Katherine Leary Alsdorf
Founder and executive director of Redeemer Presbyterian Church's Center for Faith and Work in New York City, Katherine Leary Alsdorf combines faith and calling. She's had 20 years of experience in the tech industry, including as the CEO of two companies and the president of another.
As Focus on the Family's assistant to the president for millennial relations, Esther Fleece acts as a "relationship broker." Listed among the "Five Women to Watch" in 2012 by CNN, she speaks at several conferences, writes for various publications, and connects Christians behind the scenes. (Note: After this article was written, Focus announced it was eliminating Fleece's position.)
Kim Phipps: College President with Grace
When Kim Phipps gave the Messiah College inaugural address in 2005, she emphasized the importance of hospitality. The college's first female president wasn't simply advocating for providing food and lodging, but also intellectual and spiritual hospitality. The Christian college, she said, must encourage openness to the ideas and experiences of others.
A demonstration of humble academic generosity, she argued, remains essential to the health of a Christian scholarly community, not merely as an expression of civility. As she explained in detail in an essay, academic hospitality "is a methodology of inquiry that humbly assumes that we can learn as much (or more) from those with whom we disagree as we can from our like-minded colleagues."
To make it clear that this spirit of inquiry is not designed to foster an epistemological or moral relativism, Phipps grounds her case for hospitality in biblical authority. To take the thoughts and experiences of others seriously is to respect the image of God in each human being.
Phipps has translated hospitality into acts of institutional leadership, initiating new programs at Messiah in diversity, faculty research, vocational discernment, and curricular integration.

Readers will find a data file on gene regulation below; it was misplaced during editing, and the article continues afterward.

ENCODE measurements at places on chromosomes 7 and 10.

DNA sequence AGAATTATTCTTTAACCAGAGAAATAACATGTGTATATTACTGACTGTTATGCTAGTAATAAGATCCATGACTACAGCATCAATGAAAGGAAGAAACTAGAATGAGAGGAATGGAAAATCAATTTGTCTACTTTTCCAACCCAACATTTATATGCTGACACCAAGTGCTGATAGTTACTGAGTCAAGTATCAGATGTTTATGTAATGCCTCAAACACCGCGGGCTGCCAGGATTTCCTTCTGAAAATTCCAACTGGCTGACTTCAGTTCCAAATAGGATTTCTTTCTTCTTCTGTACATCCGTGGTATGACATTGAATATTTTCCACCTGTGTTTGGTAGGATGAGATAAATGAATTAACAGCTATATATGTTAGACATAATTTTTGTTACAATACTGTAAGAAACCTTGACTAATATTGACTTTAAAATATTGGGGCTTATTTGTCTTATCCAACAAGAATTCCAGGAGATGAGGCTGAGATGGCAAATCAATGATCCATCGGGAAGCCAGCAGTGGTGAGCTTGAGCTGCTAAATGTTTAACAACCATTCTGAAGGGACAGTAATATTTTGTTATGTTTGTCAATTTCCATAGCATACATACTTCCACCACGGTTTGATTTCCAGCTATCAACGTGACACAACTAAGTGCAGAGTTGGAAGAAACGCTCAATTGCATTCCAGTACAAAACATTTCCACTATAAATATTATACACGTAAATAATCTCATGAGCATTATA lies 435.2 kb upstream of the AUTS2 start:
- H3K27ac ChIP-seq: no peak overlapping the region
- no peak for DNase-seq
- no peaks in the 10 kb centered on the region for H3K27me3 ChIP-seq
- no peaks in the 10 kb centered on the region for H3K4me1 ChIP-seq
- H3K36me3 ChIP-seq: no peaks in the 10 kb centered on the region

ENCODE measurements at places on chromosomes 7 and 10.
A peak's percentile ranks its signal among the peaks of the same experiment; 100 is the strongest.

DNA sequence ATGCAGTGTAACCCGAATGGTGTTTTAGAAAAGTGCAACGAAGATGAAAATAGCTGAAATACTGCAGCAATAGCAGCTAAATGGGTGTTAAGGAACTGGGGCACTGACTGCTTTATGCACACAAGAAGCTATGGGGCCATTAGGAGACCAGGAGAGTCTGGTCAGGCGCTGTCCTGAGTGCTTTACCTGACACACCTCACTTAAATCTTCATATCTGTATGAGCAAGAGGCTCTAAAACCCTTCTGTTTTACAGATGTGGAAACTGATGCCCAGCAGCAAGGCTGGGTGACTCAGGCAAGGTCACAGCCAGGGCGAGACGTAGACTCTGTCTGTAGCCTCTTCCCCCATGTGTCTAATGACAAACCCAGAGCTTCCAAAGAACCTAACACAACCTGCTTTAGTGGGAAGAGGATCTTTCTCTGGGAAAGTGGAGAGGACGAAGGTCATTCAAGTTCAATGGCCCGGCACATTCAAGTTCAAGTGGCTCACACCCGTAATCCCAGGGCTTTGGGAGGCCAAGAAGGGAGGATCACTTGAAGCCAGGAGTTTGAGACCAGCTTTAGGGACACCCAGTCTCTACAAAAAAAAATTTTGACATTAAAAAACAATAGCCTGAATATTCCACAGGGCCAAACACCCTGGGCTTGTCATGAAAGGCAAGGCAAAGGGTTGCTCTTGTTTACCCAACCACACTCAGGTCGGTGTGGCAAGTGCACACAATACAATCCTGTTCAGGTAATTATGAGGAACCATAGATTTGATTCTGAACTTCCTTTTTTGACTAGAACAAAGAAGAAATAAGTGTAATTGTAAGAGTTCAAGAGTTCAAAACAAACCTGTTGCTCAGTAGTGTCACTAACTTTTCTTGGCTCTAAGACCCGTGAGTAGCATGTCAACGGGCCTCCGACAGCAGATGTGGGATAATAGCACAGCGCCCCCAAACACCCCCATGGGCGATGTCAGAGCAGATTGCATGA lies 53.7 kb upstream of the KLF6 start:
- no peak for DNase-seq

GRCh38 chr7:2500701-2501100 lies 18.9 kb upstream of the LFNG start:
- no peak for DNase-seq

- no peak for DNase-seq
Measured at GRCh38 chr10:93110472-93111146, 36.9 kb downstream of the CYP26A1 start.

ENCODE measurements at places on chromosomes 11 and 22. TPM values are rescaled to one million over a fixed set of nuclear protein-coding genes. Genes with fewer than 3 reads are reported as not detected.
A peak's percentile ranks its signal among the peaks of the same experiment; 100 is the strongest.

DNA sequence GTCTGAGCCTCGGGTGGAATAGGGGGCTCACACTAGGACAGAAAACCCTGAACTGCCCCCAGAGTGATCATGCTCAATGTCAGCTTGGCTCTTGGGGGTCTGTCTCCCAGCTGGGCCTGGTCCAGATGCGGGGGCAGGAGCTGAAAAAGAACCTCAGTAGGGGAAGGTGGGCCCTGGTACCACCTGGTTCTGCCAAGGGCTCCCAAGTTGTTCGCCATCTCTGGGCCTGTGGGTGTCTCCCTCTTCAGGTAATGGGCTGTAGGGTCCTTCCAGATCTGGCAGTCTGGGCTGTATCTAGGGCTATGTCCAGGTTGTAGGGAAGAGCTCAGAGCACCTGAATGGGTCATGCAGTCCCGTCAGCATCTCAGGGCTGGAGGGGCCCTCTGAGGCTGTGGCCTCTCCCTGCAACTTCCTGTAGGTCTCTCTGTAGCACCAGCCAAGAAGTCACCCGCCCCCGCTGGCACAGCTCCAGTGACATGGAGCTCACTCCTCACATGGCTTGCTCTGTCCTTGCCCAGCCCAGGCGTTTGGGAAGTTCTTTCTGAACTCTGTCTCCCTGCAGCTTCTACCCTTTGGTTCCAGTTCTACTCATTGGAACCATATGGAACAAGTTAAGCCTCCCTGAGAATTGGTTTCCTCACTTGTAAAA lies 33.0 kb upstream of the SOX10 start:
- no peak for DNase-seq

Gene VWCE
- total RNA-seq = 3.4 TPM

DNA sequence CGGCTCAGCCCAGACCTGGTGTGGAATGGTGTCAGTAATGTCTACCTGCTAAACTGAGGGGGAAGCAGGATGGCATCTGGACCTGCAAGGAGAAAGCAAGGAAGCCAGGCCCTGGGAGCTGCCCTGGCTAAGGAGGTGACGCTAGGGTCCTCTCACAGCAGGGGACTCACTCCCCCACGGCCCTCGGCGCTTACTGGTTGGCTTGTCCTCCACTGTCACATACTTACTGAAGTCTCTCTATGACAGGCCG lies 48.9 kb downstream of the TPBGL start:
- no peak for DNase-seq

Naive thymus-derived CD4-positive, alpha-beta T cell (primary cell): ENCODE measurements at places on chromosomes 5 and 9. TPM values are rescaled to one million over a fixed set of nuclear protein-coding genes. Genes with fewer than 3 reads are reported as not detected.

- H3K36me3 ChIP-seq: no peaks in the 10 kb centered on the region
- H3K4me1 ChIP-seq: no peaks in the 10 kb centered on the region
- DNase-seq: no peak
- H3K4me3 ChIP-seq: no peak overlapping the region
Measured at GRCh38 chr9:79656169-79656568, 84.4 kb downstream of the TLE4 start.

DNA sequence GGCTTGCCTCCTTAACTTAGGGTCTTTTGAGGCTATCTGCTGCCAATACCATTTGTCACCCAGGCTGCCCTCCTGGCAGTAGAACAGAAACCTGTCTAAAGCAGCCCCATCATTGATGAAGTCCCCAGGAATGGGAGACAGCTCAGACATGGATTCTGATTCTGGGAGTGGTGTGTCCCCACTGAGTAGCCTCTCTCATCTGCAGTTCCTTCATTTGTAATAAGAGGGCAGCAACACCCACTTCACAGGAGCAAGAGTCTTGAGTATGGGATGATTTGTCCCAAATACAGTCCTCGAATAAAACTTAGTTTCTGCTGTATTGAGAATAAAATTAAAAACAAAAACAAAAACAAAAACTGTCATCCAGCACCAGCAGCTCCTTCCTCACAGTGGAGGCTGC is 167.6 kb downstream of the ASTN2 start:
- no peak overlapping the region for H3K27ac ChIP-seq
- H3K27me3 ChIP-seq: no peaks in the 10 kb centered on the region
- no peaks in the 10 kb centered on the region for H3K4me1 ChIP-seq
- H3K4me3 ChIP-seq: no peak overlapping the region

In demand as a speaker and author, she also shepherds a vision in the broader world of Christian higher education as the chair of the board of the Council of Christian Colleges and Universities. —Richard Mouw, president, Fuller Theological Seminary
Shirley Mullen: Historian and College President
Shirley Mullen was first a force among Christian historians and then a much admired administrator at Westmont College before becoming president of Houghton College in 2006. In evangelical higher education, she is distinctive for the depth of her academic preparation, the insight of her institutional leadership, and the breadth of her Christian concerns.
The Nova Scotia native wrote a doctoral dissertation at the University of Minnesota on unbelief in the English Victorian era and a second doctoral dissertation on the philosophy of David Hume at the University of Wales. She has also been a promoter of Christian approaches to history, her contributions marked by the balanced seriousness that characterizes all of her work.
Under Mullen's leadership, Houghton has strengthened natural sciences studies and begun social outreach programs. She has rebuilt Houghton's relationship with Sierra Leone, created a partnership with AmeriCorps, and has had Houghton's renowned Christian celebration put on in Rochester and Buffalo.
Mullen has not sought the limelight, but by excelling as a scholar, administrator, and actively concerned Christian, she offers a permanent effect for good in evangelical and academic communities.—Mark Noll, professor of history, University of Notre Dame
Elaine Howard Ecklund
Director of the Religion and Public Life Program at Rice University, Elaine Howard Ecklund is a sociology professor whose research touches religion, immigration, science, and gender. She is the author of Science vs. Religion: What Scientists Really Think and Korean American Evangelicals: New Models for Civic Life (Oxford University Press), and a forthcoming book on how scientists balance careers with family life. She has received $4 million in grants and awards and will spend the next years researching how scientists in seven countries understand religion, ethics, and gender.
Nicole Baker Fulgham
Nicole Baker Fulgham is the president and founder of the Expectations Project, an organization that works with faith communities to campaign for better education for low-income public school systems. Fulgham, who grew up in Detroit and received her Ph.D. from UCLA, mobilizes faith leaders to support public education reform. Previously, Fulgham was vice president for faith community relations for Teach for America.
A professor of youth and family ministry at Fuller Theological Seminary, Kara Powell is the executive director of the Fuller Youth Institute. Powell's research has resulted in several books on youth, including Sticky Faith (Zondervan) and Essential Leadership: Ministry Team Meetings That Work (Youth Specialties/Zondervan). As an adviser to Youth Specialties, she speaks around the country to equip youth ministry leaders.
Have something to add about this? See something we missed? Share your feedback here.